Talk Your Way Into (or Out of) Her Heart
By: Laura Roberson
It’s 7:30 p.m. You’re tearing into a work file on your laptop, a beer on the table next to you and a ball game muted on the TV across the room. Enter your best girl; trailing closely behind her, inevitably, is The Question.
“How was your day?” she asks.
This is a test. Can you engage?
It’s not that men don’t, won’t, or can’t talk. In fact, a 2007 University of California at Santa Cruz meta-analysis concluded that men are more talkative than women. Although women take more turns during conversation, men make more statements overall. Men also speak longer and make more suggestions.
Which she really hates.
Here’s the problem: Women use language to bond, while men use it like a power tool. “Men are literal communicators,” says Audrey Nelson, Ph.D., a gender communication expert. “It serves them well in the business world but often causes them trouble with women.”
Learn how to minimize verbal damage, and you’ll achieve more-satisfying intercourse—both the social kind . . . and the other kind.
“How Many Women Have You Been With?”
Right answer: “I’ve had relationships with different women, but none worth holding on to.”
Wrong answer: “Fourteen. And a half. Not counting rounding errors.”
What she hears: “Unlike those other women, you’re worth holding on to, babe.” She hears that even if you don’t yet know how you really feel. No woman wants to be a conquest, says Nelson. She wants to know you value her as a partner in and out of the bedroom. “Emphasize the fact that your past behavior isn’t an indication of where you are now,” says Sandor Gardos, Ph.D., a sex therapist and founder of mypleasure.com. “You don’t have to give her a spreadsheet.”
“Do I Look Fat in This?” (She Does)
Right answer: “It just doesn’t do you justice. Wear that black dress you look so sexy in.”
Wrong answer: “I wouldn’t say fat . . .”
You call it annoying, blatant, and desperate. Psychologists call it “fat talk”—a way women bond with other women, but also a tactic to show that she pays attention to her body, according to a 2010 study in Body Image. Take “fat” out of your vocabulary—if you drop that f-bomb, she won’t receive the message, says Nelson. “Accentuate the positive instead.” No need to point out her muffin top. Just pull out a more flattering outfit and compliment her on the way it plays to her best assets.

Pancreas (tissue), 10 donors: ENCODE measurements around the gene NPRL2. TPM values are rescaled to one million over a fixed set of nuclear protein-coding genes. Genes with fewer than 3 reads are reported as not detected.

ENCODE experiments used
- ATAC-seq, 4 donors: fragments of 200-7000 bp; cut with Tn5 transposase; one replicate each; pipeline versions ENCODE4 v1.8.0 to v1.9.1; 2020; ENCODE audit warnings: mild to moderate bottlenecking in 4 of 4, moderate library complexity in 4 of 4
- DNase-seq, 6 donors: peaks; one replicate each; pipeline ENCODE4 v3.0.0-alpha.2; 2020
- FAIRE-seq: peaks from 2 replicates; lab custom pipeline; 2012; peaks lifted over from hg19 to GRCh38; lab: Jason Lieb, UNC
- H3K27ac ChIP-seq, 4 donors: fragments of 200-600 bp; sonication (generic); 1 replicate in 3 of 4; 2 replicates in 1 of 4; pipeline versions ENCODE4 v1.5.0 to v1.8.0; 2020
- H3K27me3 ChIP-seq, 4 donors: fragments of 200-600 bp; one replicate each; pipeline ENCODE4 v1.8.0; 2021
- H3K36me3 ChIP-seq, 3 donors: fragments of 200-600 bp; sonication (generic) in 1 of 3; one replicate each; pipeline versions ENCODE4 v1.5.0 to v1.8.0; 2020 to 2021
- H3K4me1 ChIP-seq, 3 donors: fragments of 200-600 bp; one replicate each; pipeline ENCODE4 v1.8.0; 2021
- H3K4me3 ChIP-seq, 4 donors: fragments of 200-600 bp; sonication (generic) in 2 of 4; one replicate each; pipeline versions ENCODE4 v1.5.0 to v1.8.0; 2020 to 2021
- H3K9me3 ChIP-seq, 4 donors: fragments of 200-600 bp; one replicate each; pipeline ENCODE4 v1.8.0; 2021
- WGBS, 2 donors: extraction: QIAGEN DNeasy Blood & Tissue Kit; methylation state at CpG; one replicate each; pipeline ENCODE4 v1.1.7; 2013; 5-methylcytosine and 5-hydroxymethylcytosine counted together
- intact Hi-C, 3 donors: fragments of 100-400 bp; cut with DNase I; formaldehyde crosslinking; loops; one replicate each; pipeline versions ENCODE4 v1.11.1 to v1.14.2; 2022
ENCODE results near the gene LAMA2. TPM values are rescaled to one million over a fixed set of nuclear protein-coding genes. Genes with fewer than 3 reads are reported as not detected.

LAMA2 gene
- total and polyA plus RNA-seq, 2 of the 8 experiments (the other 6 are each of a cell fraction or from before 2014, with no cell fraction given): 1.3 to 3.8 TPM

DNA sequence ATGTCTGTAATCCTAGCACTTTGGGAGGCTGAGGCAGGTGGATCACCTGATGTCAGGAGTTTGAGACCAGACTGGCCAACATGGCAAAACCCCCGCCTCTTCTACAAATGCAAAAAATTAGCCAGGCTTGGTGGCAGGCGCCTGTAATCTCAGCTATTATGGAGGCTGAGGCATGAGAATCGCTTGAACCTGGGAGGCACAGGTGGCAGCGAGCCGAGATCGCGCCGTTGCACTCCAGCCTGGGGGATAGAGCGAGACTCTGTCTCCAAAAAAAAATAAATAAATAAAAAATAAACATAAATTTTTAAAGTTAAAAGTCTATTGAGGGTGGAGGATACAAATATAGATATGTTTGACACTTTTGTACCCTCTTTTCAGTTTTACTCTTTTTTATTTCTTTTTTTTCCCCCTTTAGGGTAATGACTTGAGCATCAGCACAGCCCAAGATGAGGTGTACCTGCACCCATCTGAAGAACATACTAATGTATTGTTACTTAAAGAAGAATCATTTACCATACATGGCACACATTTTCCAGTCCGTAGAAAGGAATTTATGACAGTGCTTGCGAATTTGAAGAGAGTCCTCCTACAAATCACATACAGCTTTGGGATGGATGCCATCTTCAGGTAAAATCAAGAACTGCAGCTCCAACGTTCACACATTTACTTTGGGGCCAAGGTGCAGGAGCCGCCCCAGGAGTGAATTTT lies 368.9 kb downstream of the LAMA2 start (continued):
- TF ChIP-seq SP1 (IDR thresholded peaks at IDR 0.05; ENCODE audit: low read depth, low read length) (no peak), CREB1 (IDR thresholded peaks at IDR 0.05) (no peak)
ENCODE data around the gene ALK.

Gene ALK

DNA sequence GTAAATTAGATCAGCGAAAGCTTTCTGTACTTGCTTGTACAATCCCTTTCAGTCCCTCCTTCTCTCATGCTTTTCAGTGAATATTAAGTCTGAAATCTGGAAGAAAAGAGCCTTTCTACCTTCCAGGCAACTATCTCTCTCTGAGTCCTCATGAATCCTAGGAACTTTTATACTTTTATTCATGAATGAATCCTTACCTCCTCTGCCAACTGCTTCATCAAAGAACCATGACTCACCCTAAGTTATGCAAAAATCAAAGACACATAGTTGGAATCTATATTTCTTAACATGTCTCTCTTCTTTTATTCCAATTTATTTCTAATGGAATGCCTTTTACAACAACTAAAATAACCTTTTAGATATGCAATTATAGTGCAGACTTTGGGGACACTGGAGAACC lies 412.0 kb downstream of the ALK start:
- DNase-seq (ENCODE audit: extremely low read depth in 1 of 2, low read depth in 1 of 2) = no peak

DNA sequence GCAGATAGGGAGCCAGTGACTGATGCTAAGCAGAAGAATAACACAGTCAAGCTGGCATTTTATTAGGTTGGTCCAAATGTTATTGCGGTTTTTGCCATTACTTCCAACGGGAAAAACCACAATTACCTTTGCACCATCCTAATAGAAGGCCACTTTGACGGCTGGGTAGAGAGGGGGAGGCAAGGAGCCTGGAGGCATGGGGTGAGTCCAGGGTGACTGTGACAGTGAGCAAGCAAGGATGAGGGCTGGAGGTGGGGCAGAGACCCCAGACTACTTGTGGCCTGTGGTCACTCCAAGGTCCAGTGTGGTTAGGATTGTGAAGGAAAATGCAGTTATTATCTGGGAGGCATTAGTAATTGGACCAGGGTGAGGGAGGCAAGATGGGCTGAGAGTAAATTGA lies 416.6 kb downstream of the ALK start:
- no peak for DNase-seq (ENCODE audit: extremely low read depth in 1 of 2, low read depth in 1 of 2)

“Do You Think that Woman is Hot?” (She Is)
Right answer: “She’s attractive. What do you think?”
Wrong answer: “In a slutty kind of way.”
If your girlfriend springs this question, she knows the woman is sexy. The key is tempering your honesty, says Chris Fariello, Ph.D., of the Council for Relationships. That means using mild, nonsexual words, such as “attractive” or “pretty,” while avoiding erotic words that tip her off to your own lusty feelings. Then ask for her opinion; suddenly you’re paired Idol judges, not individual oglers. “You take the focus off the other woman by turning it into a conversation,” says Justin Lookadoo, author of Dateable: Are You? Are They?
You Suspect that She’s Cheating
Say: “I may be totally off base, but I’m concerned about your relationship with John. Will you be honest with me?”
Don’t say: “You’re screwing John, aren’t you?”
In a College Student Journal study, 63 percent of men agreed that they’d cheat if they knew their partner wouldn’t find out. Only 52 percent of women said the same. You’re wired to be suspicious; male jealously evolved to prevent the unknowing nurturing of another man’s child. “Men tend to sling insults when they suspect infidelity,” says Todd Shackelford, Ph.D., an evolutionary psychologist at Florida Atlantic University. “It may be an attempt to decrease her sense of value as a mate so she won’t look elsewhere.” But if you act like a litigation attorney, she’ll react defensively and be more likely to hide the truth. Ultimately you need the truth, so proceed in a way that’s most likely to lower her defenses so you can coax it out of her. “Present your suspicion not as a fact but as a feeling or concern,” says Sheenah Hankin, Ph.D., a psychotherapist and the author of Complete Confidence. “You’ve opened the door for the truth.”